In 2003, by way of another regulation to extend the exemption on organic seeds, the European Commission made it mandatory for all of its member countries to establish computerised databases for the registration of commercially available organic seeds. These databases serve as the reference when farmers request a derogation. Today, to be allowed to use a non-certified variety in organically certified production, a farmer has to show that no variety similar to what she or he wants to plant is available on the database. Moreover, if an EU government decides that there are sufficient varieties and quantities of seeds for a particular species on the database to supply the organic farming in its country, it can close all derogations for that species – making it mandatory for organic farmers to use only the varieties listed in the database. The Netherlands, for example, closed derogations for wheat, ryegrass, oat, barley and potatoes in 2004. In 2005, Belgium closed derogations for 9 vegetable species. In France, the ministry of agriculture established a special monitoring system for 8 agricultural crops and 10 vegetables, for which organic farmers who consult the database are warned that if they use another variety they “could be especially controlled”.5 In early 2007, the French government dropped all derogations for maize. The implementation rules get stricter year by year, and it is likely that organic farmers in the EU will soon be able to choose from only the limited number of organic varieties offered by seed companies.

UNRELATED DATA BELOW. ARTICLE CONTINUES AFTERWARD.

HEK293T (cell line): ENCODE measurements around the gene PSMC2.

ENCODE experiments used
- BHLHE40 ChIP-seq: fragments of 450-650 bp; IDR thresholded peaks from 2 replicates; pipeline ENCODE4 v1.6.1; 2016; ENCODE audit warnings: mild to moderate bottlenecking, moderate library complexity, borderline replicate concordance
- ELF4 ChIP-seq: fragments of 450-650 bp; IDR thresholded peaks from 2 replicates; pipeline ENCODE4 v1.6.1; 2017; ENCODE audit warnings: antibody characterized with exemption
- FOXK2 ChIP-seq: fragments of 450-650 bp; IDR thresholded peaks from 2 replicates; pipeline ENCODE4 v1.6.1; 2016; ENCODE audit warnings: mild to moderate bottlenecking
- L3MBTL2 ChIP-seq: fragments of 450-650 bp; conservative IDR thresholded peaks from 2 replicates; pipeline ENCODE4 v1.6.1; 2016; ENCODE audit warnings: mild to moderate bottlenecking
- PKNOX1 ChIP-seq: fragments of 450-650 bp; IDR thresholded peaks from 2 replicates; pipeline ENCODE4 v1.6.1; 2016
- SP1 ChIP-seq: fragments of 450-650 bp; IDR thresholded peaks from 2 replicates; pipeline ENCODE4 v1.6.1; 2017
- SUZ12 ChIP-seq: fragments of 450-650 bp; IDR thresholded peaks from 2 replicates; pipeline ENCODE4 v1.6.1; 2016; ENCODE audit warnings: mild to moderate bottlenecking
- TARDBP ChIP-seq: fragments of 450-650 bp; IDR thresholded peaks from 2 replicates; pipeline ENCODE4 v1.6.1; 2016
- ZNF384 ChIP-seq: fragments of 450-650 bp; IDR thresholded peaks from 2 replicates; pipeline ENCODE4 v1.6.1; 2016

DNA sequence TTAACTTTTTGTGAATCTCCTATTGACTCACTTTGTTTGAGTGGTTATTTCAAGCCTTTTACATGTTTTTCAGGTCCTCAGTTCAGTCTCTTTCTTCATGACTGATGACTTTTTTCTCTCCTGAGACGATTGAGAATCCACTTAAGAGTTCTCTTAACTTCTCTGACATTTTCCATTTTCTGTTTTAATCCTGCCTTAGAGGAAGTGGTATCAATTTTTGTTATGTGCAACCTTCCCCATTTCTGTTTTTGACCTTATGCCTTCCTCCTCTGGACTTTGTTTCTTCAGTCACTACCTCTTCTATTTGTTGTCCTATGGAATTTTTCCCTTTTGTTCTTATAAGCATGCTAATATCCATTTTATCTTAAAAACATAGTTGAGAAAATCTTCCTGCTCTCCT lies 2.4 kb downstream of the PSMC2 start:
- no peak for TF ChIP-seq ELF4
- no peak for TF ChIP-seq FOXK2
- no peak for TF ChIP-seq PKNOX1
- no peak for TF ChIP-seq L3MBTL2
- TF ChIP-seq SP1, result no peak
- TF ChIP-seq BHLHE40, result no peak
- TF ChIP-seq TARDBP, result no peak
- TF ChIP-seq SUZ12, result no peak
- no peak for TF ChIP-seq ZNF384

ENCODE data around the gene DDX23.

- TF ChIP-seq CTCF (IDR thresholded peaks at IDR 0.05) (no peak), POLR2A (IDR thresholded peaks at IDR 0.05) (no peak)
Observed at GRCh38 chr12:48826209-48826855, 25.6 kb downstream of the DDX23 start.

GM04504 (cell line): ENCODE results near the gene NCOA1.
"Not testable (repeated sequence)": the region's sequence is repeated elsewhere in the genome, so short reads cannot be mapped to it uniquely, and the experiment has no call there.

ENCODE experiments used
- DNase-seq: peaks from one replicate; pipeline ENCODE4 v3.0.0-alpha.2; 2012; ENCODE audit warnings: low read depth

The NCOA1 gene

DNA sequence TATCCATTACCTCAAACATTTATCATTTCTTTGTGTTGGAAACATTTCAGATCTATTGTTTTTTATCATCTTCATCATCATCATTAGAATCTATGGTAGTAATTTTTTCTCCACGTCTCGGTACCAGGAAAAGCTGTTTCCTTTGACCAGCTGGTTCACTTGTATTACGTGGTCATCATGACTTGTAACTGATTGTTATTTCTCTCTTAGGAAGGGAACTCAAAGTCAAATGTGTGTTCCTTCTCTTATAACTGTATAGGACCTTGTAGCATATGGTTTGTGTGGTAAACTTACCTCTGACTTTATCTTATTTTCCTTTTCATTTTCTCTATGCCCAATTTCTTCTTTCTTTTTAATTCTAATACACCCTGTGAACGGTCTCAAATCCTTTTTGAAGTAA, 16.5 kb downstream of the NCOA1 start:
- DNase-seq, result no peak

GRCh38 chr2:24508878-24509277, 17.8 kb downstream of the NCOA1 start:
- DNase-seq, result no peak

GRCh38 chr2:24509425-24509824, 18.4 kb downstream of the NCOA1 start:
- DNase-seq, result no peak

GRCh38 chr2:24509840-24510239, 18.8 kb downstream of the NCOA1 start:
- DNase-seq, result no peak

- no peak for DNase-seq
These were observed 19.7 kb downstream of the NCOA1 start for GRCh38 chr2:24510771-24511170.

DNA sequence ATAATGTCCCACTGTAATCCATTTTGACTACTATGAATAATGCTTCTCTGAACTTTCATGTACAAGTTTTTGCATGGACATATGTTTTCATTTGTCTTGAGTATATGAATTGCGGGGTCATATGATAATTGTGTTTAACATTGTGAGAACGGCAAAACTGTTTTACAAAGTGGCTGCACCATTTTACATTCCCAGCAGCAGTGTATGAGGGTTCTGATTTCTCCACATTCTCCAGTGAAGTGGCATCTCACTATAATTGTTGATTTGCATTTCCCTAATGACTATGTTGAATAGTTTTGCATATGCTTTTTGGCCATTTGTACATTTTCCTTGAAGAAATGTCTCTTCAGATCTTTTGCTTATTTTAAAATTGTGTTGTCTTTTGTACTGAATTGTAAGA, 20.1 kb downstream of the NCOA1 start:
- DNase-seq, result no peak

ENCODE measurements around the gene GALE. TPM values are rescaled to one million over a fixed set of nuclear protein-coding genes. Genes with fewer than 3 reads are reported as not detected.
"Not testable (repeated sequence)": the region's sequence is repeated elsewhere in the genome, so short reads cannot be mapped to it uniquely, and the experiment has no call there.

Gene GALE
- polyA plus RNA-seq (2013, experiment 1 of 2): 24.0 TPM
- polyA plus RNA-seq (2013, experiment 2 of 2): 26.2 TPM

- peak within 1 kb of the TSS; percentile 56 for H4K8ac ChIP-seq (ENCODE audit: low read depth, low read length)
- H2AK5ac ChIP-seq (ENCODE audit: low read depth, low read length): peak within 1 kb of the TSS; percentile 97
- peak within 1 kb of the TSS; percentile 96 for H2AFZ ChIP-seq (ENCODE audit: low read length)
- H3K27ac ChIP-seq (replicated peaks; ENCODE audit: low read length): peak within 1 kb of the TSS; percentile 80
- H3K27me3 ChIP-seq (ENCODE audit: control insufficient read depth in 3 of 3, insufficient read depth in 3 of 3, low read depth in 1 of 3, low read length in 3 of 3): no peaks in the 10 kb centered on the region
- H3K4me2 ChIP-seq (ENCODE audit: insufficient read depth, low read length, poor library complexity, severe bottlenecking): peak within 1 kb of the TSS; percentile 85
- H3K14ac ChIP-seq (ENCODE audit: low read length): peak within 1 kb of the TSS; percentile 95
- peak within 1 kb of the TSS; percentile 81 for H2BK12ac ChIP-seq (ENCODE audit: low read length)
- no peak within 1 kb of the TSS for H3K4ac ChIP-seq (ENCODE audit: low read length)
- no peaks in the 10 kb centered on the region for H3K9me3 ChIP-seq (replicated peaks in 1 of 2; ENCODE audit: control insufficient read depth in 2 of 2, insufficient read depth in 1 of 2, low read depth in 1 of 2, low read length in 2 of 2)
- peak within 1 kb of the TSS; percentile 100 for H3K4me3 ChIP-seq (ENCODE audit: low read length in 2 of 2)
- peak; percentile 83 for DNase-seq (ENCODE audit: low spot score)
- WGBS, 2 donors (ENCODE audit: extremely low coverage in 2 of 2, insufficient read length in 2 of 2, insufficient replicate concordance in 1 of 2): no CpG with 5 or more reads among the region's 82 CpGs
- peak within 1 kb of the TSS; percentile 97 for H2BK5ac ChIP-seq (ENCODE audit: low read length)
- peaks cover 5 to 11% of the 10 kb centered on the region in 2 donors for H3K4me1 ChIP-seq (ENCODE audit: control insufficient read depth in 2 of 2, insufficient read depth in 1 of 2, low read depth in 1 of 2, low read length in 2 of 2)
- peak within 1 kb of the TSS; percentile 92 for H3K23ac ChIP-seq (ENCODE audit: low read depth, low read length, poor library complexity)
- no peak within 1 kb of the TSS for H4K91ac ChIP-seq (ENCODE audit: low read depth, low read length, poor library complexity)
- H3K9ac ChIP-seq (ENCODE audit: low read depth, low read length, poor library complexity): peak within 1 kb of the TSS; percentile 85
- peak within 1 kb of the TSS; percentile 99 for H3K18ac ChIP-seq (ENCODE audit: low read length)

In the USA, the legal situation is less far along than in Europe. According to some sources, only 8% of the organic acreage in the US is currently sown with certified organic seed, and national legislation on the matter is still in flux.6 However, things are moving fast in the same direction as in Europe, with the organic seed certifiers and the multinational seed industry taking the lead. California Certified Organic Farmers (CCOF), a major organic certifier in the US, says that “according to the USDA’s National Organic Program, organic farmers must start their crops with organic seeds or organic planting stock, whenever available”,7 and must be prepared for when their inspectors come: “If you use non-organic seed, then keep a journal of your organic seed research. Log your calls to seed suppliers (date, supplier, result), and log your searches of seed catalogs or web sites.”8